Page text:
There are three driver-selected handling and powertrain options in the new McLaren 650S, each controlled by neat little toggle switches on the slender centre stack. Normal, Sport and Track. Just like the 12C then, but one of the trumpeted changes in the evolution from 12C to 650S is a larger distinction between the settings.
You’d be right to think all those wonderfully smoky and sideways videos of the 650S tearing up the Ascari circuit were done in T for Track mode. It was T time too for our run up the Goodwood hill by our favourite Frenchman, as you can see in the gallery above and the photo below. Not for our Nicolas ze soft eeenglish nannying! You’d be right as well to think that most road tests of the new wonder from Woking have been conducted in Sport mode. Just ask our Andy.
Which leaves just one thing to find out. Meet Mr Normal, to be tested by yours truly – the man who broke the P1 cup-holder exclusive! It could have been worse: there might have been an Economy button…
The first thing to say is that even with the N word selected (and annoyingly put up in lights on the dash display as a reminder of what a wimp you are) the McLaren 650S is very far from what you could call average. In all ways except one that is.
For starters it is still abnormally fast. It is precisely twice as fast from 0-62mph as my regular wheels (an ‘80s 911). Perhaps I should say half as slow. And it is exactly three times quicker from 0-100mph than my car, at a brisk 5.7secs. Mind blowing performance of course, and also a rate of acceleration that does not readily equate to the majority of UK roads. (I know, party pooper, but I am wearing a Normal hat here.)
It’s really annoying because when you take a mate out and the inevitable arises – go on then, what’ll she do? – it really is very difficult to show them. Even if you are (relatively) Normal.
So what do you show them instead? They have already admired the Aurora Blue body; the neat electric folding roof; the scissor doors (now with microswitches rather than that silly waving hand business), and – on this test car – optional sports seats that offer a vice-like grip.
You point out the alcantara and carbon inside, the exquisite quality and…it’s no good, the 650S just like the 12C is far too focused and businesslike in the cabin department to impress in the showroom stakes. And sharing what the driver already knows – sublime steering precision and brake feel, wonderful driving position, superb ergonomics and instrument clarity – with a passenger is much too anoraky.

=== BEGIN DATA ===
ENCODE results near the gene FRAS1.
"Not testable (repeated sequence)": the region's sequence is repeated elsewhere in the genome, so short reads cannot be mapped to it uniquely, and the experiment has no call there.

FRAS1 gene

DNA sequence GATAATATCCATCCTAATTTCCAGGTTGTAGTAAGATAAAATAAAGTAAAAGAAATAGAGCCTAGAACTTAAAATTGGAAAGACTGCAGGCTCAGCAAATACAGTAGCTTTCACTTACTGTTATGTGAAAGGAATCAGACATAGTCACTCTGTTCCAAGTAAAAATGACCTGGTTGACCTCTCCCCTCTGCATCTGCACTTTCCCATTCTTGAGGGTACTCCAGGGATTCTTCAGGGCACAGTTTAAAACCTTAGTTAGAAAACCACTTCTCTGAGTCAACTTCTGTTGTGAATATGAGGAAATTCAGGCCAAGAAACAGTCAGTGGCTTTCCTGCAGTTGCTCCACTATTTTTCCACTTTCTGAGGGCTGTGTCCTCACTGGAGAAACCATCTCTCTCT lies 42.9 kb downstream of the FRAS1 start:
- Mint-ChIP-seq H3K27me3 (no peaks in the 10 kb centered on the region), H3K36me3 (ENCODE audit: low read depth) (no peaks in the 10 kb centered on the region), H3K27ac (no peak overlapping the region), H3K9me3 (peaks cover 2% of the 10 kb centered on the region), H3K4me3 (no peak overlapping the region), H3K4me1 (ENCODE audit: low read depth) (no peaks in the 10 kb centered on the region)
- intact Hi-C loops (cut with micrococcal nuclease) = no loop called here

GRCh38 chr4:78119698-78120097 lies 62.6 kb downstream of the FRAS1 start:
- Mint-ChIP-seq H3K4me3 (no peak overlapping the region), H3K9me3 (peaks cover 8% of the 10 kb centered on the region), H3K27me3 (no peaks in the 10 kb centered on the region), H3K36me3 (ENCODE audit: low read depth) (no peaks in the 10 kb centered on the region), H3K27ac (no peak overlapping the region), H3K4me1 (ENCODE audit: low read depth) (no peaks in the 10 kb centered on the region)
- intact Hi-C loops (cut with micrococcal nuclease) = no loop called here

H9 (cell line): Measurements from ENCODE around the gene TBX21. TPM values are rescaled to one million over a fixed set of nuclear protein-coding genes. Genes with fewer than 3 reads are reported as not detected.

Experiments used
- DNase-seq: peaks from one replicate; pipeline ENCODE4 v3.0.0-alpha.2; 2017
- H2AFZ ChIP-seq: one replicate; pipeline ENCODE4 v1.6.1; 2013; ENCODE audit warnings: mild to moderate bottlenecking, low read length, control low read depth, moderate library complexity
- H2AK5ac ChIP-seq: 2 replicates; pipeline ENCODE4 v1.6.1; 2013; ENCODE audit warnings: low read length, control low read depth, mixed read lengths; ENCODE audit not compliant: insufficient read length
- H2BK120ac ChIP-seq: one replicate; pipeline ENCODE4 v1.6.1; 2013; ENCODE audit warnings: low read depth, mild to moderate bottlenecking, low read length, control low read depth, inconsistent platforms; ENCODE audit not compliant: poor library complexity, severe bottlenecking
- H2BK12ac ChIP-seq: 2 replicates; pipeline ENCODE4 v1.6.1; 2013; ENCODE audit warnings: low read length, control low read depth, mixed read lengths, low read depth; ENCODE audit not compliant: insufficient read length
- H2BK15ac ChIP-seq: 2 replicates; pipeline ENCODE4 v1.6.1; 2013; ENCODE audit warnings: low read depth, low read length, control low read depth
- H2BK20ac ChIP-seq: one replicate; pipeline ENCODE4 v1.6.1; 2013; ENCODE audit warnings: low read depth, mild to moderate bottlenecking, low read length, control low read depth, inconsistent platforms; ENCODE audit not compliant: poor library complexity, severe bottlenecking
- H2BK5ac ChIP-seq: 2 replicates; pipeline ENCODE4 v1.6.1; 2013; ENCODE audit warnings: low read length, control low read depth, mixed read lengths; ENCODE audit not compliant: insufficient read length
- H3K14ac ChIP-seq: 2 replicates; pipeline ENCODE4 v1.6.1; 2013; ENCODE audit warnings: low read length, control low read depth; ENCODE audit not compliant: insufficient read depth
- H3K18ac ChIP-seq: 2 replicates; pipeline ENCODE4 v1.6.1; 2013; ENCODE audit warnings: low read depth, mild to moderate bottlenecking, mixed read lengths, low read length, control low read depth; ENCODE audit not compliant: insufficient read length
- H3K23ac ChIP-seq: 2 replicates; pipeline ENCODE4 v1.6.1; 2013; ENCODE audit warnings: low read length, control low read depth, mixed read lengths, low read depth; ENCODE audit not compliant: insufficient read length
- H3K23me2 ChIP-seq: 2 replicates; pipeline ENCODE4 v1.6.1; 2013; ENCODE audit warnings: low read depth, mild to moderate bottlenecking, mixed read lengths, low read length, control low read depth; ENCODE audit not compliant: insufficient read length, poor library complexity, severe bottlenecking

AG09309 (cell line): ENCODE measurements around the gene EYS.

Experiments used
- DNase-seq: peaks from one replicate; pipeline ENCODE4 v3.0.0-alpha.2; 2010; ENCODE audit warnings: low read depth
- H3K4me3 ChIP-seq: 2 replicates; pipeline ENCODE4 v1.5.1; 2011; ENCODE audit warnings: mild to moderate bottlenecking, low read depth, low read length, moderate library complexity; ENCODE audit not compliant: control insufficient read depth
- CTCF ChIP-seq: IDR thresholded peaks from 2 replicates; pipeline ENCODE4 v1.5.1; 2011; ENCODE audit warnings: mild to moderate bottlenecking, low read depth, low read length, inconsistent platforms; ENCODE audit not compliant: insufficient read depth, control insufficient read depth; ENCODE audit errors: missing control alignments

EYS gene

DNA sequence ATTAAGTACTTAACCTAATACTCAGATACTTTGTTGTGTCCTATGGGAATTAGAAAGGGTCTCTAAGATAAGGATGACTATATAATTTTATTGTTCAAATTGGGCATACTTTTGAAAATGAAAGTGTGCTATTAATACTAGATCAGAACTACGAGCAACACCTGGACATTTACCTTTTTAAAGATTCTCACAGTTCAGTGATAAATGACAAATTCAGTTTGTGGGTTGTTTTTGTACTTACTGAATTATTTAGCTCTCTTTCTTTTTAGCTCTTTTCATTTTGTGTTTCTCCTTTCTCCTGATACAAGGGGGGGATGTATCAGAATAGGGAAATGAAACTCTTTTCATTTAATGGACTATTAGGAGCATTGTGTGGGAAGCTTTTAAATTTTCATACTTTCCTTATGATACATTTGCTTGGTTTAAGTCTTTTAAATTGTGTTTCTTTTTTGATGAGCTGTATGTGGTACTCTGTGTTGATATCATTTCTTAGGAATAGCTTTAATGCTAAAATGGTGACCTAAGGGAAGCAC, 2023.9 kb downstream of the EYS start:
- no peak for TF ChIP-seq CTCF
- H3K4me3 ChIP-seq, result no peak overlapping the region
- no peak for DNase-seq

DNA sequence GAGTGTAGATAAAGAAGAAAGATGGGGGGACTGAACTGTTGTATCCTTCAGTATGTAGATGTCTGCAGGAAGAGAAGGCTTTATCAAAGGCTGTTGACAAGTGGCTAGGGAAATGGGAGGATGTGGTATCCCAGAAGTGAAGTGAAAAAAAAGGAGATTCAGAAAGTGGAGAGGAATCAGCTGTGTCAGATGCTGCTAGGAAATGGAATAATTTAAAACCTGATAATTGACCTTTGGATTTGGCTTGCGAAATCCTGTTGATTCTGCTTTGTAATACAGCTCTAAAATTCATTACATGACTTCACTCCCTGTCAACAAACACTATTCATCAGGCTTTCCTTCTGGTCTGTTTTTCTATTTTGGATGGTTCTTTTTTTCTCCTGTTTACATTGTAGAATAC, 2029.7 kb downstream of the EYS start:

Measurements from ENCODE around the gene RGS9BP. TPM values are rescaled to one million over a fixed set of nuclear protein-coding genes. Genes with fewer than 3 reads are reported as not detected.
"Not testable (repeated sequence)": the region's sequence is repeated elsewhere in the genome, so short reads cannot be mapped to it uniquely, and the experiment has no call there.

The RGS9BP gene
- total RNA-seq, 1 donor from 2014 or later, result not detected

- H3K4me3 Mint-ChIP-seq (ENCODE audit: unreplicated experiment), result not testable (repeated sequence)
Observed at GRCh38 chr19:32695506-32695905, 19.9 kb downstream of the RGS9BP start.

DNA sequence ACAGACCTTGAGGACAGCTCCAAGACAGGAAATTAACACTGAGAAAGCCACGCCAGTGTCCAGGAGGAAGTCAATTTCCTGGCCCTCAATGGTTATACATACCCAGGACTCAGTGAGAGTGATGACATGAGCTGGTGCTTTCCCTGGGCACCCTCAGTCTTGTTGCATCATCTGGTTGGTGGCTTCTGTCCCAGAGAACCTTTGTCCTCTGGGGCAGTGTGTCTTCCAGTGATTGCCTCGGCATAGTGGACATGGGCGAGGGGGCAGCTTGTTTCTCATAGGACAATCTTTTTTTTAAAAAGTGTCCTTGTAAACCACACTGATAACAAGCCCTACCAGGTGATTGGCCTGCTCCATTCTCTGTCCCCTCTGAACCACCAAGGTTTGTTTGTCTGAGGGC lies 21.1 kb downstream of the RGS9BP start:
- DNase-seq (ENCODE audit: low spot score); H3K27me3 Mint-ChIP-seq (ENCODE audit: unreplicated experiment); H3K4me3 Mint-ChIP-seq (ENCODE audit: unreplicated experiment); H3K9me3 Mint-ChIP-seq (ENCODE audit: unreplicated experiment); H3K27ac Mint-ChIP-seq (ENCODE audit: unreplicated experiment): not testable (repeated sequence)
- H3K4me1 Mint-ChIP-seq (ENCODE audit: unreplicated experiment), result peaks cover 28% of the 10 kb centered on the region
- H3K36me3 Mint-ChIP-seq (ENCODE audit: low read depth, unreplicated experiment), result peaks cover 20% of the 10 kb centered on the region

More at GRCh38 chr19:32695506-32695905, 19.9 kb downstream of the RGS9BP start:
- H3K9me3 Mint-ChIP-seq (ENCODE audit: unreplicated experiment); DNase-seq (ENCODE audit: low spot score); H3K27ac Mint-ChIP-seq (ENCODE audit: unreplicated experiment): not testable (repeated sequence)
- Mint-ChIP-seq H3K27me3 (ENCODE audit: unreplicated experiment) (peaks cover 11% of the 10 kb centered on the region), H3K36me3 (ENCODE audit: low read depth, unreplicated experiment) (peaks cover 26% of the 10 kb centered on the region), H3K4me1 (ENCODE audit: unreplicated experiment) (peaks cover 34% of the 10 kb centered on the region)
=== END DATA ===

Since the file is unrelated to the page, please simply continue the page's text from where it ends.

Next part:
In the absence of show-off 5.7sec 0-100mph runs you inevitably highlight important, if prosaic, sides to the 650S like its astonishingly jar-free ride (for a car with so little suspension travel) over rotten roads, its practical luggage arrangements, its docility in traffic (smoother auto gear changing now) and, for this sort of car, its excellent over-the-shoulder view out.
But you will know you are trying too hard to impress when you point out the now-standard (and helpful) reversing camera, and that you have gone too far when you exclaim to your passenger: “And it’ll do 24 miles to the gallon!”
All true, and all important, and all real reasons for using a 650S as transport between race circuits. Or on the autobahn. For such a focused machine it is remarkably uncompromised, and friendly from the off. But for me there is still something that could be here but which isn‘t, not quite anyway.
Next to looks and the shove in the back the thing that the average car nut wants to experience most about a supercar is its noise. And in Normal mode at least, for UK road driving, the 650S – like the 12C before it – falls a tad short of the music you would like. It’s an unresolved whoosh, with a bit of a hiss and the occasional turbo twitter. At least it is more audible with the rear window down, but still, a Renaultsport Clio blips more vocally.
This is at Normal speeds, remember, not 9000rpm. So how to convince the sceptic in the passenger seat – and indeed oneself – that your £200k hasn’t just bought you something docile, comfortable, refined and, yes, now with standard parking camera?
My advice? Forget attempting to let rip on the bypass, just show ‘em those smoky videos… Normal rules should never apply to this car.
Mr Normal’s pluses and minuses
Very easy to live with
Water drips in when rear window open…
Photography: Matt Ankers